One unhappy Mexican said, "For seven years, the spectators behaved. On the eighth, not understanding the danger, they tried for a closer view of the race. For that one mistake, we are out." Another added, "If Pedro were alive, we might have a chance to save the race. Now it is too late."
An 81-year-old British lady named Mrs. Lily Parry teed off at the 95-yard 8th hole of the Pontypridd Golf Course in Wales. Her tee shot went straight, bounced a couple of times, ran up to the cup and dropped for a hole in one. Mrs. Parry's heart sank. Her companions were whooping it up, declaring that she must be the oldest woman ever to make an ace, but Mrs. Parry had made holes in one twice before and, a widow for 10 years, all she could think of was how much it was going to cost her to stand drinks back in the clubhouse.
Isn't it about time to stop the barbarous habit of having the golfer who shot the hole in one treat the crowd? Surely, this is one of the least admirable of defeated man's ploys to get even. Golfers will point out that anyone who fears a hole in one coming on can take out insurance, either formally or through a cooperative program in the club. But that only begs the question. Why shouldn't the insurance be the other way around? Members should be obliged to toast the hole-in-oner and buy him drinks. Maybe even dinner. Maybe for him and his wife and his children and a couple of maiden aunts, if he has any. Make it an occasion for him to remember with pleasure, not dread. After all, for one hole he—or she—was a perfect golfer.
Things do come to an end, don't they? In Sydney, Australia, a two-column advertisement read: "For sale. Twelve-meter yachts, Vim, Gretel I and Gretel II." The ad went on to explain that the proposed sale of the yachting stable that had challenged twice for the America's Cup was the result of a decision not to try again in 1974. Yachtsman Sir Frank Packer explained: "I feel the economic and financial climate, not only in Australia but throughout the world, makes the commitment too onerous to enter into."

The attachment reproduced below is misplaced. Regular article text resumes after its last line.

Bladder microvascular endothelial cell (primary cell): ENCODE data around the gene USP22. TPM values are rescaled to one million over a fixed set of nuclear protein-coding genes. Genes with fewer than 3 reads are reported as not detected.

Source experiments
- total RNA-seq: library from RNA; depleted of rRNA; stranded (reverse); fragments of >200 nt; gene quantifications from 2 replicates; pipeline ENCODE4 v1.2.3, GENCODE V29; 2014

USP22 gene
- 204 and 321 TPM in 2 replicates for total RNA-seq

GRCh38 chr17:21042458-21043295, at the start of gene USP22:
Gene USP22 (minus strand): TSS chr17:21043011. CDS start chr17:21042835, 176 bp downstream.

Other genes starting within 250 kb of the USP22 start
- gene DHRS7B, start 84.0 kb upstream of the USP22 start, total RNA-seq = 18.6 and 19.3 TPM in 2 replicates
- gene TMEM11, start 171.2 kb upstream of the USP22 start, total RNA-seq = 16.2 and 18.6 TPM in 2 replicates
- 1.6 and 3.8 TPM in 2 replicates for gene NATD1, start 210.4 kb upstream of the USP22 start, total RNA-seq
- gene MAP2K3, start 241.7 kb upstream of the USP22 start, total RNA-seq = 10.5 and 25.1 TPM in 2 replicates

The ad was quite practical: "Each has an outfit of sail, gear and spare parts. Vim and Gretel I are afloat...in Sydney Harbour. Gretel II is stored ashore at Newport, Rhode Island. Please direct inquiries to Australian America's Cup Challenge Association, Box 4088 GPO, Sydney, NSW 2001." No prices were given.
TOMORROW AND TOMORROW
Jerry Seltzer of the Roller Derby made a short speech a few weeks back as that bizarre sport neared the end of its season. In light of the admonition voiced so often last Sunday during the seventh game of the World Series, Seltzer's talk was refreshing: "On Saturday of this week [he said] there will be no tomorrow for the 1971 International Roller Derby League Season. That is to say, on Friday of this week there will be a tomorrow for four teams, but that tomorrow will only be Saturday, which will be the last tomorrow for the two teams that survive the day before, which, as you recall, will be the next to the last tomorrow. This is true, of course, in any sudden-death Roller Derby World Series as compared to that other World Series, in which there can be as many as four no tomorrows for a team that has lost the first three games...."
In Roller Derby, Seltzer went on, no one worries "about playing them one at a time or putting on the skates one foot at a time or having it rain on both sides of the field while the wind is blowing only toward the north goalpost. We like to get tomorrow's work done today in the belief that game plans are only effective when you bump and run, rush the net and move the runner along. In conclusion, I'd like to point out that there's plenty of parking available."